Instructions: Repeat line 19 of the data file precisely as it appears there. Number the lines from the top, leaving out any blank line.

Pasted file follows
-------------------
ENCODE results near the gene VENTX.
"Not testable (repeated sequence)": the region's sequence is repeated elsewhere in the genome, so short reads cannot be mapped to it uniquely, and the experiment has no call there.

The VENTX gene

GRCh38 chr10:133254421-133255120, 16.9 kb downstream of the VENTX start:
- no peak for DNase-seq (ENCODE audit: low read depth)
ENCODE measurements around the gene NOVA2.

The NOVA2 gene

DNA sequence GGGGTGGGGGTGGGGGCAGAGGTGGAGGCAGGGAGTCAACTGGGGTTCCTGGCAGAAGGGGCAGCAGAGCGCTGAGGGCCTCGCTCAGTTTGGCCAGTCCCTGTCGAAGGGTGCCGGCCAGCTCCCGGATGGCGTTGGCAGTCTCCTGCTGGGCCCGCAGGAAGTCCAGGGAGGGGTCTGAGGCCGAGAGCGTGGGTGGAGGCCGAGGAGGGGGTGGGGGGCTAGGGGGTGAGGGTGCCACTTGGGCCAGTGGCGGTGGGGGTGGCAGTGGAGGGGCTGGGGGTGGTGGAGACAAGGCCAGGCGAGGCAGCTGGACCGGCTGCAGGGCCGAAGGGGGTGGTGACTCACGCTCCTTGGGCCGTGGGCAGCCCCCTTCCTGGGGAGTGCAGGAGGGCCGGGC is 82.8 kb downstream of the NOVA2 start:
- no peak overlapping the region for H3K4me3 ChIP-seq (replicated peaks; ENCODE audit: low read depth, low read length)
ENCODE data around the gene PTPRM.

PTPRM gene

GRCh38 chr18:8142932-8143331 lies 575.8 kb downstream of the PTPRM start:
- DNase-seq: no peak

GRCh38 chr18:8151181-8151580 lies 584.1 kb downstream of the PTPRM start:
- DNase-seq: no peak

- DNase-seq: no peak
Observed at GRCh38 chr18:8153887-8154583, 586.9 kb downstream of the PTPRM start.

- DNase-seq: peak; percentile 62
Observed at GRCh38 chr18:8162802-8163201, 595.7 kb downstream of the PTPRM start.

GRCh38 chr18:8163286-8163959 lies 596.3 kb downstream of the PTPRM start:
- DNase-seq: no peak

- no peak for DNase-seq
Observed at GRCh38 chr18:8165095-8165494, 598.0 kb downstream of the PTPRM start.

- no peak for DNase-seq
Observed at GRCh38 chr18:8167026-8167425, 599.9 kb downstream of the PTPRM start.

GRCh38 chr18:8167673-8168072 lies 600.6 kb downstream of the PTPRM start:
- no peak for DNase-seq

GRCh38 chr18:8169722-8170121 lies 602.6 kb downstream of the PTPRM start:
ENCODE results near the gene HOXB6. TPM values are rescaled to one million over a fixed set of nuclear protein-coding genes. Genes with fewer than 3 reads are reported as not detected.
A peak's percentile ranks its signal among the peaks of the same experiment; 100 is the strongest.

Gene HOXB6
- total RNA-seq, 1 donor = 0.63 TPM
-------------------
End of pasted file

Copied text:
Observed at GRCh38 chr18:8162802-8163201, 595.7 kb downstream of the PTPRM start.